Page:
Mini Gastric Bypass
The Mini Gastric Bypass (MGB) combines gastric reduction and intestinal malabsorption to achieve weight loss. The procedure involves creating a small gastric pouch near the esophageal sphincter. The first part of the intestine is attached to the newly formed gastric pouch about two meters down the intestine.
The MGB is a new type of gastric bypass that is still under investigation in North American after gaining significant popularity in Europe and Asia. The main difference between the GB and the MGB is that there is only one instead of two anastomoses (connections) between the stomach and the intestine. This leads to less operative time and anesthesia. Because of the fewer divisions in the intestines, the MGB results in lower risk of bowel obstruction. The MGB results in similar weight loss and reversion of metabolic diseases as the GB.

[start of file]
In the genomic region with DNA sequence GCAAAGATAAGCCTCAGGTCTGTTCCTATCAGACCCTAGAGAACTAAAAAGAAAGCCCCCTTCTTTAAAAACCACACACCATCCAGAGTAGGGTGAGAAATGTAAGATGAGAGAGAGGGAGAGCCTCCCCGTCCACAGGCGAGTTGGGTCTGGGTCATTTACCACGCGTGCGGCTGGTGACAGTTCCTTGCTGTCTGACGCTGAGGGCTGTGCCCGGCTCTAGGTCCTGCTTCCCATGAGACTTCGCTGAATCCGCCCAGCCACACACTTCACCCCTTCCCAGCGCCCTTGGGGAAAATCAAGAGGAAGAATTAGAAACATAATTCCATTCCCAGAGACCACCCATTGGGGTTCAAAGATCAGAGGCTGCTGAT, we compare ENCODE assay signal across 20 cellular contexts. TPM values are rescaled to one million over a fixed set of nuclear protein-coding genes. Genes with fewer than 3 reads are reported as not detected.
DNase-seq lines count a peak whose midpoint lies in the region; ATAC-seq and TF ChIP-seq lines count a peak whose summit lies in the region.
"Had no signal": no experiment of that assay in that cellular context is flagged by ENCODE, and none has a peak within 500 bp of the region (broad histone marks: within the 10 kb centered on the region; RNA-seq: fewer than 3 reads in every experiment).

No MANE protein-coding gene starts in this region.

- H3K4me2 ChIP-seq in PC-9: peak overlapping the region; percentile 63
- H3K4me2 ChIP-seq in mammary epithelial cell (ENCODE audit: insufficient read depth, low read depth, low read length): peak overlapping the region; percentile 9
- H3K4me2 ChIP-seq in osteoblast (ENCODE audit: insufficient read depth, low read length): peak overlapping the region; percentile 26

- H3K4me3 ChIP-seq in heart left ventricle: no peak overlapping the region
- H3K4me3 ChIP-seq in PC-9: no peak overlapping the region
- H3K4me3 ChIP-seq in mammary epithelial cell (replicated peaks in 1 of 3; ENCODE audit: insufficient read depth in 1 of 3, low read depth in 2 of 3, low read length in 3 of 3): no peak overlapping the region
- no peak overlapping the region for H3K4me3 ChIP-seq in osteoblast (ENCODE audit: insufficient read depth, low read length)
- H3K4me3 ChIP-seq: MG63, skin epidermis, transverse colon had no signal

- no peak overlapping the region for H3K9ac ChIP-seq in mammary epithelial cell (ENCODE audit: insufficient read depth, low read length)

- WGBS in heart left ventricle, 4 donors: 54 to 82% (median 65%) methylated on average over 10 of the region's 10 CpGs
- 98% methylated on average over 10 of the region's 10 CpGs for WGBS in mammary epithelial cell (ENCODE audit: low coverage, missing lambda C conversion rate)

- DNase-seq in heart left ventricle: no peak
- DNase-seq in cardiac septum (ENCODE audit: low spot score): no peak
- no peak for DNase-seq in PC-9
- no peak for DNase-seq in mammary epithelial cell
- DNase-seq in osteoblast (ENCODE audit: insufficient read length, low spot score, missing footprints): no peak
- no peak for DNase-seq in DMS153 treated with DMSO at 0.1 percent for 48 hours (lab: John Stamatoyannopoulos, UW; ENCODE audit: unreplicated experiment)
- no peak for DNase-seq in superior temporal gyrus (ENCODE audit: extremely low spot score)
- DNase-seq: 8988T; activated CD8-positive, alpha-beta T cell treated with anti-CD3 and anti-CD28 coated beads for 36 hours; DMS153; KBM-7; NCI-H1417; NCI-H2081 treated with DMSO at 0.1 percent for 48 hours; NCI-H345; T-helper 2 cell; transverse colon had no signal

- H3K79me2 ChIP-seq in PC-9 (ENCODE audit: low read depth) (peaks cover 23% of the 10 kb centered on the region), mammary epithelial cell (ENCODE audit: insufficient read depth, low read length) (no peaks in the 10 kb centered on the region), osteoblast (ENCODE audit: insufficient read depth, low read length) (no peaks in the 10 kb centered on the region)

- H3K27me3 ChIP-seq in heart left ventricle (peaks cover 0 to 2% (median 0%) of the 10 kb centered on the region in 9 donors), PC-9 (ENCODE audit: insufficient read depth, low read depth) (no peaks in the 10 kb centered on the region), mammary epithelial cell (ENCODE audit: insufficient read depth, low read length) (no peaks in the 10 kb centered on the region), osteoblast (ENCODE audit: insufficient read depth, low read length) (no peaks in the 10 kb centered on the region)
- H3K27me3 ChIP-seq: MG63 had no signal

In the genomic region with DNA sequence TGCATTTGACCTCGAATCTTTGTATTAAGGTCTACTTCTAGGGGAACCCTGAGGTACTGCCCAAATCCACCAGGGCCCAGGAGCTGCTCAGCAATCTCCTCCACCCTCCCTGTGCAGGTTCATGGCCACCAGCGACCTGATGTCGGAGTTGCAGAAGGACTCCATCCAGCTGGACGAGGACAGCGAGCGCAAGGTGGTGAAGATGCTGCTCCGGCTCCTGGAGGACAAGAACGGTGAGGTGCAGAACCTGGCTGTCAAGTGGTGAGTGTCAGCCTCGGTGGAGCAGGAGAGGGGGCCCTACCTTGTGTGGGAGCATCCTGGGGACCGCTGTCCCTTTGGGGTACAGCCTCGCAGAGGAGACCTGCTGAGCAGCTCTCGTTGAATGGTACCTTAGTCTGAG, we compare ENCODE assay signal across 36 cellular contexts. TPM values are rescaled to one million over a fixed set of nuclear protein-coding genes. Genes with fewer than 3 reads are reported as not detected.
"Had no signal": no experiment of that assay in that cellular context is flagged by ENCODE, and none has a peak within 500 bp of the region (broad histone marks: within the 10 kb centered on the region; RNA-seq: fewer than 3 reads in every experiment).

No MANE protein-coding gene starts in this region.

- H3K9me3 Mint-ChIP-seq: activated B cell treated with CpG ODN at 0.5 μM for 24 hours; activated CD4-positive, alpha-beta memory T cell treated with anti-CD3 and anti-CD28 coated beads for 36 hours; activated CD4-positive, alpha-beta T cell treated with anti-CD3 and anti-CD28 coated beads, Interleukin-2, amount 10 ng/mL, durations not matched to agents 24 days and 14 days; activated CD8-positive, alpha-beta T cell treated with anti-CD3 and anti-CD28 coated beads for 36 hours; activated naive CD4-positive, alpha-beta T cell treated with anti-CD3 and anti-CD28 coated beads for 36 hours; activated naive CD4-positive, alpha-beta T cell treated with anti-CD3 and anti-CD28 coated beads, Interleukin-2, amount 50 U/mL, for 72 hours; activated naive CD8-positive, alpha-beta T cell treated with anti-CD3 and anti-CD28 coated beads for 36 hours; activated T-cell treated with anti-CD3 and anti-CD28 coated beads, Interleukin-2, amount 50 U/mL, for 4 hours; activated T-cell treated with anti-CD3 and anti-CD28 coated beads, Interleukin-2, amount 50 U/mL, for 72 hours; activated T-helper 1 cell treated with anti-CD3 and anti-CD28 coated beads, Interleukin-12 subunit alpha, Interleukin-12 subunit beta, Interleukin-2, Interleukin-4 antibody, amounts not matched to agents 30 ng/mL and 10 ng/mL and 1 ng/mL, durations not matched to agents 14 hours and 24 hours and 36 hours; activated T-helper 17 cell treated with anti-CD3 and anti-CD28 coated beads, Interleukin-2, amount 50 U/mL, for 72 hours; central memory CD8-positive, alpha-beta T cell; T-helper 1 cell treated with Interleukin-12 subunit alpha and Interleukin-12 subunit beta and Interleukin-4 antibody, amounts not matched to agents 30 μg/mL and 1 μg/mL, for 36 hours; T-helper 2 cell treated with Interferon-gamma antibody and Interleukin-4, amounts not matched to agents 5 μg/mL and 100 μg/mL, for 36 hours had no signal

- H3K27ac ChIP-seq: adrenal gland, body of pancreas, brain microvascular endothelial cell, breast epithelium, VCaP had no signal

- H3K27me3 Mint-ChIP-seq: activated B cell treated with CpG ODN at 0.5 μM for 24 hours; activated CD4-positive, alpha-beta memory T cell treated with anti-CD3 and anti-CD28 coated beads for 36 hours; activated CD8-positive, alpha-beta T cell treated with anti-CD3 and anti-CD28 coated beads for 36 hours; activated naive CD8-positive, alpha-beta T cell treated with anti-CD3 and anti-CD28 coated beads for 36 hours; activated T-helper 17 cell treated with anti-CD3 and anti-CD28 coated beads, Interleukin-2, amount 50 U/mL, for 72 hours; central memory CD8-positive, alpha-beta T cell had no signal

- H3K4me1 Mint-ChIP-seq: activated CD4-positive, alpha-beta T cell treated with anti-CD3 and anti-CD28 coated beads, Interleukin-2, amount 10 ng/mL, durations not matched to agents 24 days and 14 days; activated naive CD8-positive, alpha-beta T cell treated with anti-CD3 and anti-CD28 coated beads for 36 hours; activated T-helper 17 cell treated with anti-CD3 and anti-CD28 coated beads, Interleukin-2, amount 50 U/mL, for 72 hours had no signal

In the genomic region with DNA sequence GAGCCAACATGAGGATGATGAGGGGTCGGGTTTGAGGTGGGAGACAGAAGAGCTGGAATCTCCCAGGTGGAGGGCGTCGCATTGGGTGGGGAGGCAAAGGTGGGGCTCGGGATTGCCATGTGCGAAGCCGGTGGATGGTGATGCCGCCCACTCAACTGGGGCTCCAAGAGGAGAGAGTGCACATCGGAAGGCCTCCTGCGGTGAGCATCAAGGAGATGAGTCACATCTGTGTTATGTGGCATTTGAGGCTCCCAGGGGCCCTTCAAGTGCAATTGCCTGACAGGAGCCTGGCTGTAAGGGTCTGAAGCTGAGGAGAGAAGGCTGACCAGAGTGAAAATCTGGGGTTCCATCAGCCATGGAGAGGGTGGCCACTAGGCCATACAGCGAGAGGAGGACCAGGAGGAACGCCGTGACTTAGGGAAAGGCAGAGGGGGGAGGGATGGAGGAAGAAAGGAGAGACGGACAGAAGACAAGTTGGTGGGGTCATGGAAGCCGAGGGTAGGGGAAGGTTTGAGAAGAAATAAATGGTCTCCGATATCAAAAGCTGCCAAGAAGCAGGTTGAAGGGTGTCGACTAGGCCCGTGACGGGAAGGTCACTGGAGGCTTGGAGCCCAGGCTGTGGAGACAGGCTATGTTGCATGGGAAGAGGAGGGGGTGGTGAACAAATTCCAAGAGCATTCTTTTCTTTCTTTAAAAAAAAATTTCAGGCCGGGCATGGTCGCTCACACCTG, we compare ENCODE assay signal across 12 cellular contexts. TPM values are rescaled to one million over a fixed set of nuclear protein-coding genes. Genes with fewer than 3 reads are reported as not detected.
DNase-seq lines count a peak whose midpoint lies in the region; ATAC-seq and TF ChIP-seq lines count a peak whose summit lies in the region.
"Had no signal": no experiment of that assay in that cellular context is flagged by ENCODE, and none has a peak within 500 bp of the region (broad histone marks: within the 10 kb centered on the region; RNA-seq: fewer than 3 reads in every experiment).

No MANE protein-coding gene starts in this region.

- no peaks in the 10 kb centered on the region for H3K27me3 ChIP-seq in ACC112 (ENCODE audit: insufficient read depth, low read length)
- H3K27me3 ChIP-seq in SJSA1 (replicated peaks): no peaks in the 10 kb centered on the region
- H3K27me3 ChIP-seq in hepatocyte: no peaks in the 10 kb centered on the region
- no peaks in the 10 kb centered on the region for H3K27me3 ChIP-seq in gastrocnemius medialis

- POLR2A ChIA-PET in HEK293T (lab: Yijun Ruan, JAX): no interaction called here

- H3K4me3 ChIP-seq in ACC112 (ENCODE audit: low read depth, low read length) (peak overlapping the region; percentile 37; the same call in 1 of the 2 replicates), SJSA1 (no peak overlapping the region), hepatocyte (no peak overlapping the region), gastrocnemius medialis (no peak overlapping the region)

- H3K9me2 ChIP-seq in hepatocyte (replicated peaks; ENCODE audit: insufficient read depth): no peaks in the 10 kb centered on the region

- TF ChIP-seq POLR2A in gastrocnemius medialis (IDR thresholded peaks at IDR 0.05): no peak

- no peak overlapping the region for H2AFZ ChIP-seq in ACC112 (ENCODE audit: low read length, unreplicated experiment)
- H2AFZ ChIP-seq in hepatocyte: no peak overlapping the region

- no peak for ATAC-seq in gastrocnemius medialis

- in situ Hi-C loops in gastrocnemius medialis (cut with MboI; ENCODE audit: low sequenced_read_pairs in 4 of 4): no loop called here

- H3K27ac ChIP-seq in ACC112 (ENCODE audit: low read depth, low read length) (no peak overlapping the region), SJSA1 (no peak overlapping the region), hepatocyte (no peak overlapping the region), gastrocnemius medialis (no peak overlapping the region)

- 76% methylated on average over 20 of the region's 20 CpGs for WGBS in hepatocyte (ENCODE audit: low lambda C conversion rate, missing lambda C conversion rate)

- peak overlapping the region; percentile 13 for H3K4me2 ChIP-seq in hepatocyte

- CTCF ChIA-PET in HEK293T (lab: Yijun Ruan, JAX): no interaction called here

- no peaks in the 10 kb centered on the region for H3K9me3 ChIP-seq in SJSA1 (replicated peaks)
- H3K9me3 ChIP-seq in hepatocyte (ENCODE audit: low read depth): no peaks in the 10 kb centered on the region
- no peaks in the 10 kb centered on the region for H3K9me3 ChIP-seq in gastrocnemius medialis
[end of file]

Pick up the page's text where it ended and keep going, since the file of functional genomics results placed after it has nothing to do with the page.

- Good weight loss
- Effective procedure in remission of type-II Diabetes
- Less operative time and anesthesia
- Dumping syndrome (sweating, dizziness)
- Possible bowel obstructions
- Lifelong need for vitamins and minerals
- Increased rate of bile reflux
- Bowel obstruction, 2-4% in collective series
- Leakage, <1% in collective series
- Bleeding, <1% in collective series
- Need for conversion to a Roux-en-Y Gastric Bypass, 5-10% of cases